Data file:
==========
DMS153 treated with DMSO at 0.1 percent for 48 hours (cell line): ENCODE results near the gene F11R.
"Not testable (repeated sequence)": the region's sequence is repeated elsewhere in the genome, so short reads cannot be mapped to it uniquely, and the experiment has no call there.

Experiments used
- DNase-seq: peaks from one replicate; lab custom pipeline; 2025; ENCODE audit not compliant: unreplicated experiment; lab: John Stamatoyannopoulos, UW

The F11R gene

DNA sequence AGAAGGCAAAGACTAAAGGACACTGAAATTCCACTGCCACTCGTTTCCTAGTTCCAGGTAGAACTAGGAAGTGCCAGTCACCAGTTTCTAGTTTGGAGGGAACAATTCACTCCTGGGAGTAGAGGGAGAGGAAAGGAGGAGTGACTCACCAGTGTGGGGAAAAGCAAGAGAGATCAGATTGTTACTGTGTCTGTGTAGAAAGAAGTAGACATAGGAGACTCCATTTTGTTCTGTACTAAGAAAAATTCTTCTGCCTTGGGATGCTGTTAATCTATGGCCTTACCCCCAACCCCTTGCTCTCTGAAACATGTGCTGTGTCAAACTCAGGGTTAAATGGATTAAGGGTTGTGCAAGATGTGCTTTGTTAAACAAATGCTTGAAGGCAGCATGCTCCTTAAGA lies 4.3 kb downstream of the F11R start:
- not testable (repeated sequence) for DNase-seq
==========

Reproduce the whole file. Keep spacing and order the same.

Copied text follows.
DMS153 treated with DMSO at 0.1 percent for 48 hours (cell line): ENCODE results near the gene F11R.
"Not testable (repeated sequence)": the region's sequence is repeated elsewhere in the genome, so short reads cannot be mapped to it uniquely, and the experiment has no call there.

Experiments used
- DNase-seq: peaks from one replicate; lab custom pipeline; 2025; ENCODE audit not compliant: unreplicated experiment; lab: John Stamatoyannopoulos, UW

The F11R gene

DNA sequence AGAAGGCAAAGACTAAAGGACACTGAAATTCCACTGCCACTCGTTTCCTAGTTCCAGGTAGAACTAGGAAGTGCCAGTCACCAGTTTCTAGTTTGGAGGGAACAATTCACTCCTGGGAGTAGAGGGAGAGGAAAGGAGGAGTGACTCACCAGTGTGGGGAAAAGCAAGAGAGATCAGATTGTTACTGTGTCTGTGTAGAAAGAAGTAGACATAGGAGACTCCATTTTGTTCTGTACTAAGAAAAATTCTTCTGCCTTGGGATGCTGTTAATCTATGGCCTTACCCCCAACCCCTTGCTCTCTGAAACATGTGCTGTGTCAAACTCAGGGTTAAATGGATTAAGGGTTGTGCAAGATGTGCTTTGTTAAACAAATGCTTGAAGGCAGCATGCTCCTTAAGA lies 4.3 kb downstream of the F11R start:
- not testable (repeated sequence) for DNase-seq